title used in learnabout sections of A SNAIL'S ODYSSEY
  Reproduction
   
  Polychaetes as a group have a broad spectrum of reproductive modes. Within tubeworms there are species that brood inside of tube, considered here, and SPECIES THAT BROADCAST GAMETES, SPECIES THAT BROOD OUTSIDE OF TUBE, and SPECIES THAT ARE POECILOGONOUS, considered in other sections. There is also a general section on LARVAE.
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  Species that brood inside of tube
   
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Research study 1
 

drawing of several egg capsules of the spionid worm Pseuodopolydora paucibranchiatadrawing of pre-hatching stage of spionid worm Pseudopolydora paucibranchiataThe spionid worms Pseudopolydora paucibranchiata and P. kempi lay eggs in capsules and brood them within their tubes until they hatch as juveniles.  In tidal flats of California bays and estuaries both species appear to reproduce most of the year. Both species construct tubes of silt and/or fine sand. However, the 2 species differ markedly in their pattern of development.  All eggs in P. paucibranchiata are fertilised before being encapsulated. Each capsule is about 0.6mm in length and contains 35-50 eggs, each 100um in diameter. Capsules are deposited in strings attached by cytoplasmic extensions to the inner wall of the tube, and there are about 8 capsules per string (see drawing upper Left). The eggs hatch to a 3-setiger stage, and settlement occurs at the 13-17 setiger stage (developmental stages shown only for P. paucibranchiata). 

drawing of pelagic 5-setiger larval stage of the spionid worm Pseudopolydora paucibranchiatadrawing of pelagic 13-setiger larval stage of the spionid worm Pseudopolydora paucibranchiataIn comparison, only a small portion of the encapsulated eggs in P. kempi are fertilised, and the unfertilised ones fragment into separate yolk granules which are eaten by the developing embryos.  The worms remain in the capsule until they have about 15 setigers.  Planktonic life is shorter in P. kempi than in P. paucibranchiataBlake & Woodwick 1975 Biol Bull 149: 109.

NOTE  setiger = segment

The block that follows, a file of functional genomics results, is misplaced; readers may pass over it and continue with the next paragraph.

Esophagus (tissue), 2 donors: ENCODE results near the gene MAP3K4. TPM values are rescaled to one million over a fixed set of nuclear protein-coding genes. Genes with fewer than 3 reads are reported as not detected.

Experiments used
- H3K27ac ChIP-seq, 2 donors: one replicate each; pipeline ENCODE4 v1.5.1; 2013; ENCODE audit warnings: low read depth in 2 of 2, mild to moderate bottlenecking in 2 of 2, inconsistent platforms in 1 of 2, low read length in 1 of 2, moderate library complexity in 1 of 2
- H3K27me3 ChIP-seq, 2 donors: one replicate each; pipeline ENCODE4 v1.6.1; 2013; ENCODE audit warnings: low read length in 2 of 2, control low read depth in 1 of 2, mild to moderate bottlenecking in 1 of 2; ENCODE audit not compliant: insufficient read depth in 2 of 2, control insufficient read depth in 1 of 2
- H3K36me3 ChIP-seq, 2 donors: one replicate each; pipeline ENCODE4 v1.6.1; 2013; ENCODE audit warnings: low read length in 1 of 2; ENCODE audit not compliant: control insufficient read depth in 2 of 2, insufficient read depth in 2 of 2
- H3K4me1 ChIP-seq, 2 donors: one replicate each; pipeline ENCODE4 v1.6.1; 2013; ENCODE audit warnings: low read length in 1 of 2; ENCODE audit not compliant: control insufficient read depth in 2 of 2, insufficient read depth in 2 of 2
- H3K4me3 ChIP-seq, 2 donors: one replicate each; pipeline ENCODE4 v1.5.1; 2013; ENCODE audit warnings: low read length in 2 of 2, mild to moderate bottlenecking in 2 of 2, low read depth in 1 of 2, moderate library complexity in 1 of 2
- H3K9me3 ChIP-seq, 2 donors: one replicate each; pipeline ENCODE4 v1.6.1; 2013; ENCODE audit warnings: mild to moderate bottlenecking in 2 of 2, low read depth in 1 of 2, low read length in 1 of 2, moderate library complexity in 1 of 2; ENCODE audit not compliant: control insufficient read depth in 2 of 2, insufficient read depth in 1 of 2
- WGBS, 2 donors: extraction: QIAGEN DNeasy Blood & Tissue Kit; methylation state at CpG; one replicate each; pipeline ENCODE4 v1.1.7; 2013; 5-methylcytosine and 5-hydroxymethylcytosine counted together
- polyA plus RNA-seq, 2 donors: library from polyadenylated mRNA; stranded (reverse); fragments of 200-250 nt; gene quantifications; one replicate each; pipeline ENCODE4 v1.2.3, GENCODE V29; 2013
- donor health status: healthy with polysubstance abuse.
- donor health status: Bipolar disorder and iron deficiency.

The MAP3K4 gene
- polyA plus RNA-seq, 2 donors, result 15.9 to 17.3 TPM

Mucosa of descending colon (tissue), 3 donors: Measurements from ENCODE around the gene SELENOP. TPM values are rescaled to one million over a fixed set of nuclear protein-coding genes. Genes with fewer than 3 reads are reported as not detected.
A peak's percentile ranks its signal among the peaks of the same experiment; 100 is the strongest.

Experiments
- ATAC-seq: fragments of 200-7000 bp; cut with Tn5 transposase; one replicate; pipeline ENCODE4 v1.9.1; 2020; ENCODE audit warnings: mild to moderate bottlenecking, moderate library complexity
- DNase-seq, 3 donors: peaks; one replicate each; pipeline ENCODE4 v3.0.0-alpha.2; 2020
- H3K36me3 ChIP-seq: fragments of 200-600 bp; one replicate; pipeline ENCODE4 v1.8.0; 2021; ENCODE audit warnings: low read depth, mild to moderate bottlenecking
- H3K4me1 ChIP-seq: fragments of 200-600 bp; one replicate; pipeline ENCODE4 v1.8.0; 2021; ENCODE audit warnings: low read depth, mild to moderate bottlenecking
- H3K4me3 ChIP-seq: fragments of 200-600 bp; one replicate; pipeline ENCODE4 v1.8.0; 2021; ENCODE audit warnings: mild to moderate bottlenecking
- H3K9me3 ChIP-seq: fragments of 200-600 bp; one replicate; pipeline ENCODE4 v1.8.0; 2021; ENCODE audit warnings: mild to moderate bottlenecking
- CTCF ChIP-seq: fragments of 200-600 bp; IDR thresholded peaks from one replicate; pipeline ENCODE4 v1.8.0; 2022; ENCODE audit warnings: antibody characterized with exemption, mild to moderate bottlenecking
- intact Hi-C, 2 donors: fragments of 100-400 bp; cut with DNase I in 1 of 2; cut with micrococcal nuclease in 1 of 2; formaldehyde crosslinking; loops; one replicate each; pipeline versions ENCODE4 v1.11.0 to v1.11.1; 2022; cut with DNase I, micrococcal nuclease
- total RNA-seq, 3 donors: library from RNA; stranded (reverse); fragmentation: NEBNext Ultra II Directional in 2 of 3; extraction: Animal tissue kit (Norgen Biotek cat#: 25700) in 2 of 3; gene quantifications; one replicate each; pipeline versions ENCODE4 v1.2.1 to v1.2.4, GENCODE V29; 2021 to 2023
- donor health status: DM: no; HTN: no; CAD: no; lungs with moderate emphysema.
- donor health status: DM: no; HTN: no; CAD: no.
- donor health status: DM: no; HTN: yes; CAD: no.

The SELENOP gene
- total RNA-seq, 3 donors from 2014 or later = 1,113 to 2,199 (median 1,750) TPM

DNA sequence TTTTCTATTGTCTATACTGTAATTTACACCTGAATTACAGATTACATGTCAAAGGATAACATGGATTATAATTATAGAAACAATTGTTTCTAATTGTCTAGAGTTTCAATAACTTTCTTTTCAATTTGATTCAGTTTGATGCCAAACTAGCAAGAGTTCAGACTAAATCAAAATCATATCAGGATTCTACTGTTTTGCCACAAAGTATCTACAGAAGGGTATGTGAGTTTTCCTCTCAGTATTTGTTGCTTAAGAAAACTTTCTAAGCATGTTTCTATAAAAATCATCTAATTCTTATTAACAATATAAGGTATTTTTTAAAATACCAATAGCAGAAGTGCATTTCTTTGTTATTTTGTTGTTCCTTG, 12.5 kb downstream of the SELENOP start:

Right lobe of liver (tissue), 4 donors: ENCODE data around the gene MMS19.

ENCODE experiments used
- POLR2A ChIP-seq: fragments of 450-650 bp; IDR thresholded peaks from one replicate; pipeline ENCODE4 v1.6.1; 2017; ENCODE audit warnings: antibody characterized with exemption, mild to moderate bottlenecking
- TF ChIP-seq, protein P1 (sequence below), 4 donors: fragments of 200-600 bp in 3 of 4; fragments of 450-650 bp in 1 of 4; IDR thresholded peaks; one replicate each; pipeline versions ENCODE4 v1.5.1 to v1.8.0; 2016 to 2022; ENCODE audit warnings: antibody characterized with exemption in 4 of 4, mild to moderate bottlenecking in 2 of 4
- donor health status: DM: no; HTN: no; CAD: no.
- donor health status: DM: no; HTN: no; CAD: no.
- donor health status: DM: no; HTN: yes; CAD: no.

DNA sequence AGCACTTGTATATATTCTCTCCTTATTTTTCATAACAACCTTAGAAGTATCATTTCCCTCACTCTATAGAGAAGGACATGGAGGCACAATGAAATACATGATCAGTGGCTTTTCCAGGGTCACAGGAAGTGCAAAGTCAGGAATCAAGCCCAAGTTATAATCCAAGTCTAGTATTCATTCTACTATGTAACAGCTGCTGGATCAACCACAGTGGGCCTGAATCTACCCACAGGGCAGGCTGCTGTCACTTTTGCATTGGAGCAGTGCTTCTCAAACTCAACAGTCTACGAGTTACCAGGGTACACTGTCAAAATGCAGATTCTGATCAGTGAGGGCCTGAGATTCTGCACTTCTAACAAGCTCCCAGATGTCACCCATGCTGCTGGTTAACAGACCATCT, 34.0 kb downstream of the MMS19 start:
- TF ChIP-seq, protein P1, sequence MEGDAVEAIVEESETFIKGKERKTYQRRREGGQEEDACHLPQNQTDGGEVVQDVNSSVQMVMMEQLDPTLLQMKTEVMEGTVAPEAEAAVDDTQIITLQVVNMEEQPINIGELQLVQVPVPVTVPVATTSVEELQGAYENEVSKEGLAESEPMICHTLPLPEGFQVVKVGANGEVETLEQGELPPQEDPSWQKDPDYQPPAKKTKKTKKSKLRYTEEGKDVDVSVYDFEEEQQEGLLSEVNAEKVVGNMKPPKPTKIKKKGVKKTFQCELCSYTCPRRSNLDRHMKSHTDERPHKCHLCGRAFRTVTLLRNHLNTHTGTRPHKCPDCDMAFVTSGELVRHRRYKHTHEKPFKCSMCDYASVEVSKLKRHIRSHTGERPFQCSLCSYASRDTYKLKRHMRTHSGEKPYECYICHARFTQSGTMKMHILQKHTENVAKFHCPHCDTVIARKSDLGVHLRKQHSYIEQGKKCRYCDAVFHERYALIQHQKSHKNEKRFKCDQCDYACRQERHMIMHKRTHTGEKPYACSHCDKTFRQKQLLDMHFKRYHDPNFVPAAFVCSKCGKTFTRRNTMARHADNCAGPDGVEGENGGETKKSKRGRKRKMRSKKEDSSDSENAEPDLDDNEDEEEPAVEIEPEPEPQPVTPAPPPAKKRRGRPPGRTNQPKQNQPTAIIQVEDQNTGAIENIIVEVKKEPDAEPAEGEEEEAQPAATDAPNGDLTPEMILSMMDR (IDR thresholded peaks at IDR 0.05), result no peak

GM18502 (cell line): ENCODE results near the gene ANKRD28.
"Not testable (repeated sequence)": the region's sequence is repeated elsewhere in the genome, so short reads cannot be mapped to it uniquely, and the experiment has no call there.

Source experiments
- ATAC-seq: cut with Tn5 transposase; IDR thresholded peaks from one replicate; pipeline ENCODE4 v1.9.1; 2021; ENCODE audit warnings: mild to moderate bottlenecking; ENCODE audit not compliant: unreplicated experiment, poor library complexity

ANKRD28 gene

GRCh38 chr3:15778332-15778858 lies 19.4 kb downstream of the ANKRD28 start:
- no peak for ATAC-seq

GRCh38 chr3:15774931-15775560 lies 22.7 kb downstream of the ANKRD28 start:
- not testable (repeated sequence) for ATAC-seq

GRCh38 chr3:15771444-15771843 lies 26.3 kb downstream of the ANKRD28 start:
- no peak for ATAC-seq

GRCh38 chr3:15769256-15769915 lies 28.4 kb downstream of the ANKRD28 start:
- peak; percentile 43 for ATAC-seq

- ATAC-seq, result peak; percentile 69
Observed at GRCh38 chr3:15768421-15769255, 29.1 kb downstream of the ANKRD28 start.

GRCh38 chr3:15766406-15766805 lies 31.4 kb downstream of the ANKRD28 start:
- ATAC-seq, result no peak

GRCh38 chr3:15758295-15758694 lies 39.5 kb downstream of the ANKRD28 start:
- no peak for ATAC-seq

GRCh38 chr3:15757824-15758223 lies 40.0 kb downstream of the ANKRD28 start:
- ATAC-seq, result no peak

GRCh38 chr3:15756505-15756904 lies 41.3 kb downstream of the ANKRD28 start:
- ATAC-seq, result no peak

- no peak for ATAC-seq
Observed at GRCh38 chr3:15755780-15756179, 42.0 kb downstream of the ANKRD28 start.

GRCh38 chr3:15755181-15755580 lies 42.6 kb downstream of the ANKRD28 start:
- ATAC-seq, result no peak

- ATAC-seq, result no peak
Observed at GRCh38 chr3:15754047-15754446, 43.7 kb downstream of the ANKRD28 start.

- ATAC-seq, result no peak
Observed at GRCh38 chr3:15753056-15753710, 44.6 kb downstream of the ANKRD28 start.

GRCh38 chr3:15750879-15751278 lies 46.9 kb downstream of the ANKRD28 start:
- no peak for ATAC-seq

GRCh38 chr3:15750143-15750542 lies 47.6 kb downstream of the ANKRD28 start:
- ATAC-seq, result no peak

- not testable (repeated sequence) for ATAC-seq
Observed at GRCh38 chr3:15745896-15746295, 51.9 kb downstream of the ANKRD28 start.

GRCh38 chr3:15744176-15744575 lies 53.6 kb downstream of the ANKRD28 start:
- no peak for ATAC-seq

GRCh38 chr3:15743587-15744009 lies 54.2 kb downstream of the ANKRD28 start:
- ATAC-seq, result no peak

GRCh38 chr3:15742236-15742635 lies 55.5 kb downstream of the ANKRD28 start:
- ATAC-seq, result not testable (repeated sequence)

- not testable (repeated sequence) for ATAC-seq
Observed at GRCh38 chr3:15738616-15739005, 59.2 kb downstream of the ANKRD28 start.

Research study 2
 

photograph of spaghetti worm Thelepus crispus with tentacles spreadThe spaghetti worm Thelepus crispus (28cm length) broods its eggs inside its tube.  The tube is constructed of coarse sand and gravel attached to the undersides of rocks in intertidal areas from Alaska to southern California.  In San Juan Island, Washington it broods continuously over a 6-mo period (July-December). A single brood consists of paired, elongated egg masses attached to the inside of the maternal tube.  Maximum oocyte diameter is 400┬Ám and fecundity averages about 30,000 eggs.  The eggs give rise to larvae that are brooded to the 1-setiger stage and then released. The larvae undergo a 1-d planktonic period before settling and becoming juveniles at the 8-setiger stage.  In laboratory culture at Friday Harbor Laboratories, Washington a 1-setiger stage is reached by about 3d at 14oC, a 3-setiger stage by 5d, and an 8-setiger stage by 26d.  At this time the juvenile is about 0.8mm in length and has a functional gut.  McHugh 1993 Biol Bull 185: 153.

NOTE  the study includes 3 other terebellid species that are not mentioned here.  Eupolymnia crescentis and Neoamphitrite robusta are both free-spawners, while Ramex californiensis is an internal-tube brooder like Thelepus

A spaghetti worm Thelpus crispus with tentacles spread out for
feeding. The worm's burrow is where the tentacles meet at the
bottom centre of the photo. If you look carefully, you can see
some of the tentacles transporting detrital food to the mouth 0.7X

 
Research study 3